A lot of stress in police work

MAINTAINING order on the front line at the Doubtful Creek anti-coal seam gas protest this week would be extremely emotionally and psychologically draining for local police, a psychologist said.

Southern Cross University lecturer Dr Jacqui Yoxall said scenes like those at Doubtful Creek yesterday would have had psychological effects on some officers.

Research showed police in regional areas such as the Northern Rivers were under more psychological stress than their city counterparts.

"One of the biggest things psychologically is when you live in a small community, you often work and live in that community so you develop relationships with members of that community," she said.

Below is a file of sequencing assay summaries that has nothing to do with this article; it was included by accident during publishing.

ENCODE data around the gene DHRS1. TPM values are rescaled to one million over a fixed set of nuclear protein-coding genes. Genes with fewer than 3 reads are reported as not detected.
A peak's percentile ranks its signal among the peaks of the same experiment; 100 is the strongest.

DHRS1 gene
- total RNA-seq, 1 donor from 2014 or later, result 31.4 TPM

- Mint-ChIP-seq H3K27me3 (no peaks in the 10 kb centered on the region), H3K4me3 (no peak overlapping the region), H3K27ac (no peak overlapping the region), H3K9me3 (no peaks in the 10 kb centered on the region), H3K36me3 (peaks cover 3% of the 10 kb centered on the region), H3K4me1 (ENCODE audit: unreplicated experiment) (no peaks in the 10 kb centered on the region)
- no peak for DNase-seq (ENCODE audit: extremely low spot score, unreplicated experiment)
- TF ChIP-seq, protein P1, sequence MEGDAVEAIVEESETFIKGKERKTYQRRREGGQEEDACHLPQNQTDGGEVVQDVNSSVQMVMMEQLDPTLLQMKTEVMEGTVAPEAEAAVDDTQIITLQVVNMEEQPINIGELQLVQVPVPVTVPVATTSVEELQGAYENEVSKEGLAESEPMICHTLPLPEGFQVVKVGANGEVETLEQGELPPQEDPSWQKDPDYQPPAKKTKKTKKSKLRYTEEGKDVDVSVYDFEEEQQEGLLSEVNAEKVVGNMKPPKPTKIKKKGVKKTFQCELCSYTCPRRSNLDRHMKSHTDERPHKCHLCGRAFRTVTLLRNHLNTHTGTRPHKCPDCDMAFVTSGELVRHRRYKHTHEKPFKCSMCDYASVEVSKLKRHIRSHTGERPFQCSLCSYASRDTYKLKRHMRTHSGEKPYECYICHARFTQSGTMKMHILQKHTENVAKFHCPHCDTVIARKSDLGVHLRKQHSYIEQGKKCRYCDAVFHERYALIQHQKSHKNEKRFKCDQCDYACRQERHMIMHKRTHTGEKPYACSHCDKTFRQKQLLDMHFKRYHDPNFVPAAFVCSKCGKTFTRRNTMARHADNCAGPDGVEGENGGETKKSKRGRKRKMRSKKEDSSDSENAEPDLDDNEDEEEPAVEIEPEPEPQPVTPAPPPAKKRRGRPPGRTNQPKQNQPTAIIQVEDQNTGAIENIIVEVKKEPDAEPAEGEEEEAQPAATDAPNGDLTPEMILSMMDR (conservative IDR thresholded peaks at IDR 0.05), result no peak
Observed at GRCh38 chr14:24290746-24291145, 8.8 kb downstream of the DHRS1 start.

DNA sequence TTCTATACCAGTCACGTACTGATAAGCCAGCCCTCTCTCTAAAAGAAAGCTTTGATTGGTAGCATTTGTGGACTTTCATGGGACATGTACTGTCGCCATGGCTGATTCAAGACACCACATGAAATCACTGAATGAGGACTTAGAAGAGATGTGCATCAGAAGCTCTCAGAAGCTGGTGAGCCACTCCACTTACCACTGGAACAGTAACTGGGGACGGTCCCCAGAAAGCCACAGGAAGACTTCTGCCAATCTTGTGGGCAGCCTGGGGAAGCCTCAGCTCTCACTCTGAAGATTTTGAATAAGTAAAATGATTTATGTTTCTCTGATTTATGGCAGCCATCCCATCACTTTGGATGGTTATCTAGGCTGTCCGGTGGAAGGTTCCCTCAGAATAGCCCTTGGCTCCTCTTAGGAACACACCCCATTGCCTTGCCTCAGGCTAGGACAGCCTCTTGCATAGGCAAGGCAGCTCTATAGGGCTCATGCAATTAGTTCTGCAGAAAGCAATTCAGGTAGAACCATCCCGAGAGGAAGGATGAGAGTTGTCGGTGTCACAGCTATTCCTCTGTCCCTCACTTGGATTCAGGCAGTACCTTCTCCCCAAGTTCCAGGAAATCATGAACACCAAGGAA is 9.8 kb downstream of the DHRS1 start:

Police maintaining the safety of protesters at Doubtful Creek potentially would have had to move on people they have relationships with, putting them in a psychological conflict.

In social media discussion of the protest, many people attacked police for what they saw as heavy-handed tactics, while a minority showed support for the police.

Others said some of the police involved in the Doubtful Creek protests did not want to be there.

Dr Yoxall said maintaining order in their local community at protests added to what was already one of the most stressful occupations.

"With these types of protests the police are potentially caught between the state government decision, which they have no control over, the job that they do and their community."

"Psychological stress increases substantially when you have got two different beliefs or demands, or contradictory demands at the same time."

"Police often have that, they may not necessarily want to do something but they have to do something because it is their job."

The longer the protest, the more intense the psychological stress.

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